HEALTH CARE BRIEFING: Democrats Scramble As Manchin Rejects Plan

President Joe Biden faces the unexpected task of quickly rewriting his policy agenda in a crucial election year after a key Senate Democrat abruptly rejected his signature $1.75 trillion economic plan.

Sen. Joe Manchin (D-W.Va.) stunned the White House and fellow Democrats yesterday by announcing his opposition to a tax-and-spending package tailored to win his support after months of courtship by Biden and other administration officials. The move effectively torpedoes Biden’s campaign promises to address climate change, health-care costs and child-care needs.

Biden and top congressional Democrats must now regroup at once on those priorities, with little more than 10 months before midterm races that will decide control of Congress. The timing could hardly be worse for an administration facing another resurgence of the pandemic and national unease over the new omicron variant of the coronavirus.

Rep. Suzan DelBene (D-Wash.), who leads the moderate New Democrat Coalition, said that “prioritizing doing a few things well for longer” from the package Manchin killed would “open a potential path forward for this legislation.” Biden’s chief of staff, Ron Klain, tweeted her statement. Read more from Josh Wingrove and Jennifer Jacobs.

For now, advocates for nursing home residents will likely need to push for long-sought mandatory staffing levels outside the bill. The House version of the Build Back Better legislation included provisions for a round-the-clock registered nurse in all facilities and a step toward new mandatory minimum staffing requirements for all nursing homes. But Senate Democrats removed the mandatory staffing provisions in a draft version released Dec. 11. Tony Pugh and Alex Ruoff have more.

Biden to Issue ‘Stark Warning’ Amid Covid Surge

Biden is set to warn the nation of the perils of remaining unvaccinated against the coronavirus in a planned speech tomorrow as the omicron variant takes hold in the U.S. and the nation experiences a surge in cases.

“We are prepared for the rising case levels, and @POTUS will detail how we will respond to this challenge,” White House Press Secretary Jen Psaki said on Twitter. “He will remind Americans that they can protect themselves from severe illness from Covid-19 by getting vaccinated and getting their booster shot when they are eligible.”

Biden’s planned speech comes amid mounting Covid-19 hospitalizations and deaths in the U.S., with outbreaks that have forced the cancellation of Broadway shows and football games. Nations worldwide are weighing new border controls and restrictions on indoor gatherings. The president will announce new steps the administration is taking to help communities in need of help, while also issuing a stark warning of what the winter will look like for the unvaccinated, according to a White House official.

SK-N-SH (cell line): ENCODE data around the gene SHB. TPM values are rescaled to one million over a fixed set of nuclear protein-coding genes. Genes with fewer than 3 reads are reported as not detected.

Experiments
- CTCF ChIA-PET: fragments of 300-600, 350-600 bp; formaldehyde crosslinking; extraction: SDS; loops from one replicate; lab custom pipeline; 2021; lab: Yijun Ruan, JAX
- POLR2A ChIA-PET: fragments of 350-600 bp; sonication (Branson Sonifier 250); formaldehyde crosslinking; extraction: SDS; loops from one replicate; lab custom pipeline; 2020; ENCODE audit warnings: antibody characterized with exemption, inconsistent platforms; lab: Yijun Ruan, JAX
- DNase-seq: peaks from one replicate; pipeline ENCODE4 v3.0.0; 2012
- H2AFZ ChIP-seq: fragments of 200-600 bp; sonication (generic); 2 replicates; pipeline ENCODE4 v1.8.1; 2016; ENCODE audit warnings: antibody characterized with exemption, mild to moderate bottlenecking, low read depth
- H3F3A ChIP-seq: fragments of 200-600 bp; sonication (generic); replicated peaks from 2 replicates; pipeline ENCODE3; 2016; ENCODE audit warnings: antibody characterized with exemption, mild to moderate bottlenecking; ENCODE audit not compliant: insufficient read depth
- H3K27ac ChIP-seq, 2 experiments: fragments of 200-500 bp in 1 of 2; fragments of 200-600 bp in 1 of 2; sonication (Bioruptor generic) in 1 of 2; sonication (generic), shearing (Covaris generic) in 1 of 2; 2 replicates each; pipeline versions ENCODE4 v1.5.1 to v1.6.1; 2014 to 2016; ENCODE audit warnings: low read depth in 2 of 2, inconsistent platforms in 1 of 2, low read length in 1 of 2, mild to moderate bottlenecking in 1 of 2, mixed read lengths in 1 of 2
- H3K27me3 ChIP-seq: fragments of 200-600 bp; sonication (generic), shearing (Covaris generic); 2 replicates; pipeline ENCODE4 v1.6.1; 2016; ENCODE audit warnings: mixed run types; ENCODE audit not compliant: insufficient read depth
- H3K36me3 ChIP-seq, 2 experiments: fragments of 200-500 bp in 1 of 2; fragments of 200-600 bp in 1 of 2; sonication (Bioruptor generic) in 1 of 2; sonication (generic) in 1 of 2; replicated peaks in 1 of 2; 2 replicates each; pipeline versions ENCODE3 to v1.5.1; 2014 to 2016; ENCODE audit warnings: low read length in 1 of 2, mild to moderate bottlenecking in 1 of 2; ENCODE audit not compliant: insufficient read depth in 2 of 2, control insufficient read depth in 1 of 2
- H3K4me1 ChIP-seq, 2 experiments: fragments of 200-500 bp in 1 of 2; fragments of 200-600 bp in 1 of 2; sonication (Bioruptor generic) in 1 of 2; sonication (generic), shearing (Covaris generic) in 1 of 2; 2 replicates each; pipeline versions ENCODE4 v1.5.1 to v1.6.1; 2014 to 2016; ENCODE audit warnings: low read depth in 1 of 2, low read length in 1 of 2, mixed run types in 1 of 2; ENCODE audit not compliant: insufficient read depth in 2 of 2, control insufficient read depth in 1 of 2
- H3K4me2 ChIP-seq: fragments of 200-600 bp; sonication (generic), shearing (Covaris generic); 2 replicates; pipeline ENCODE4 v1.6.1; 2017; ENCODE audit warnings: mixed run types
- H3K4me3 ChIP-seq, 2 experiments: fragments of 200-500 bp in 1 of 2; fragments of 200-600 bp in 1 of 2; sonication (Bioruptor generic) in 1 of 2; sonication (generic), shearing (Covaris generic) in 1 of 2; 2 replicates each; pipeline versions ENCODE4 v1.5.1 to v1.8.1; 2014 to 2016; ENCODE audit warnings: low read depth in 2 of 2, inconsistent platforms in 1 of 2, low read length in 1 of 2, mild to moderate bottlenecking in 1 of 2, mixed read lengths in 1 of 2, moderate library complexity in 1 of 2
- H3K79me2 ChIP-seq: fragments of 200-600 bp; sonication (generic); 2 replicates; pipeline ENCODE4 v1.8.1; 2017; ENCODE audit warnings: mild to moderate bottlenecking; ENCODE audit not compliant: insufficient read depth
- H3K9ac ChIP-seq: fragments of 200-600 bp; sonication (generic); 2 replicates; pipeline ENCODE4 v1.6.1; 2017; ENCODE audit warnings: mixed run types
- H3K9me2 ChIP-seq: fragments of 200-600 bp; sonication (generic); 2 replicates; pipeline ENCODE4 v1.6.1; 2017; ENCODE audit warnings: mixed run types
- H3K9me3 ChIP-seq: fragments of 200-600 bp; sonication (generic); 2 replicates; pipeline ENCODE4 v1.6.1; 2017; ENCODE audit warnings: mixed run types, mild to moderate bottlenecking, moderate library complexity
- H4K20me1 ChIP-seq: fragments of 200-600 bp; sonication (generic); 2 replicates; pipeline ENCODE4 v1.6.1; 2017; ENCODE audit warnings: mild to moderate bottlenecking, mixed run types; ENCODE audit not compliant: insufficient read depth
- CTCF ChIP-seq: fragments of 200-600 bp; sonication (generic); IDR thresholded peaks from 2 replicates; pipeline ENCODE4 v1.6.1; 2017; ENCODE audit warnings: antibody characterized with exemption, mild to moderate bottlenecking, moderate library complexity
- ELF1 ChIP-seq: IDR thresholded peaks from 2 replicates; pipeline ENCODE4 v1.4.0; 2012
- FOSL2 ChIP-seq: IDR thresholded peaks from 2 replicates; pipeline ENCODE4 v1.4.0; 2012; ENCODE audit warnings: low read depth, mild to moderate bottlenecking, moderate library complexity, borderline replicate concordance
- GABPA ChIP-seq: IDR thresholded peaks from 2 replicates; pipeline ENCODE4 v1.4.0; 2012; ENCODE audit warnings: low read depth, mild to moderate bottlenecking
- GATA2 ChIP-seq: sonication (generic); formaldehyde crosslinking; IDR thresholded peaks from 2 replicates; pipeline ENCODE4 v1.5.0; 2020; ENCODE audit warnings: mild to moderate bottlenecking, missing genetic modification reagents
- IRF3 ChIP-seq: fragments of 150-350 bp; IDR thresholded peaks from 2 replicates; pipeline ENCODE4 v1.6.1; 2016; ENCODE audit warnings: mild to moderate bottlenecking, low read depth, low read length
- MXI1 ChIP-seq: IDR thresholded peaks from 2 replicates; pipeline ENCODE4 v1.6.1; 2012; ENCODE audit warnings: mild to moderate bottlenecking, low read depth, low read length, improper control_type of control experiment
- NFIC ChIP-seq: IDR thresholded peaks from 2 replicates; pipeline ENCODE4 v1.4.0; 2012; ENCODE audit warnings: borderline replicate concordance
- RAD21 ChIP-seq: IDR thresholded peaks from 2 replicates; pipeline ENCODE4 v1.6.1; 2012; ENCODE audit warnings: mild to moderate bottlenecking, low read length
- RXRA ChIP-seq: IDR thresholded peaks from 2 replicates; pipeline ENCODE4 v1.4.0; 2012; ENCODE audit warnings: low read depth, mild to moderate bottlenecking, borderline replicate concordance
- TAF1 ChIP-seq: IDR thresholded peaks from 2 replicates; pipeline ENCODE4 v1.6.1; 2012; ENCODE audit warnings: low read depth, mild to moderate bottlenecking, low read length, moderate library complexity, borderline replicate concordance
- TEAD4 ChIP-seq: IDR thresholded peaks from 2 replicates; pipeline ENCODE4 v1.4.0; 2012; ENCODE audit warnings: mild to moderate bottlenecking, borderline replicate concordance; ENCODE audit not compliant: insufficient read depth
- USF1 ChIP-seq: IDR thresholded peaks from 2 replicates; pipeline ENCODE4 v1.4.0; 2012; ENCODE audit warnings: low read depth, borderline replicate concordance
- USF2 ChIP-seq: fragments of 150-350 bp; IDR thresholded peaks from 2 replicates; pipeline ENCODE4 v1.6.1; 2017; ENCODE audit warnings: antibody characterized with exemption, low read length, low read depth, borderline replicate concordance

Top health experts have warned of a wave of new infections coinciding with the arrival of the omicron variant, holiday travel and colder weather. In the U.S., 800,939 people have died of Covid-19, according to the Centers for Disease Control and Prevention. And the 7-day average of new U.S. cases was 122,297 as of Friday, according to CDC data, up 1.5% from the previous week. Read more from Jennifer A. Dlouhy and Jennifer Jacobs.

  • Biden’s warning comes as the U.S. government said it’s over-counted the number of Americans who are at least partly vaccinated against the coronavirus, state officials warn, meaning millions more people are unprotected as the pandemic’s winter surge gathers steam. Last weekend, the CDC revised a bellwether metric—the share of people 65 and older with at least one shot. It reduced the proportion from 99.9% to 95%, without changing its raw shot totals. Josh Wingrove has more.
  • An effective shutdown of the U.S. likely won’t be necessary as Covid-19 surges again, though hospitals will be tested by the expected rush of cases from the omicron variant, according to Biden’s top medical adviser. “I don’t foresee the kind of lockdowns that we’ve seen before but I certainly see the potential for stress on our hospital system,” Anthony Fauci, who leads the National Institute of Allergy and Infectious Diseases, said on ABC. Alan Goldstein has more.
  • On Friday, Biden’s White House issued some of its most sobering warnings to the unvaccinated yet, saying they face death and will raise pressure on the nation’s health system as the omicron variant spreads. “For the unvaccinated, you’re looking at a winter of severe illness and death—for yourselves, your families and the hospitals you may soon overwhelm,” Jeff Zients, Biden’s Covid-19 response coordinator, said Friday. Read more from Josh Wingrove.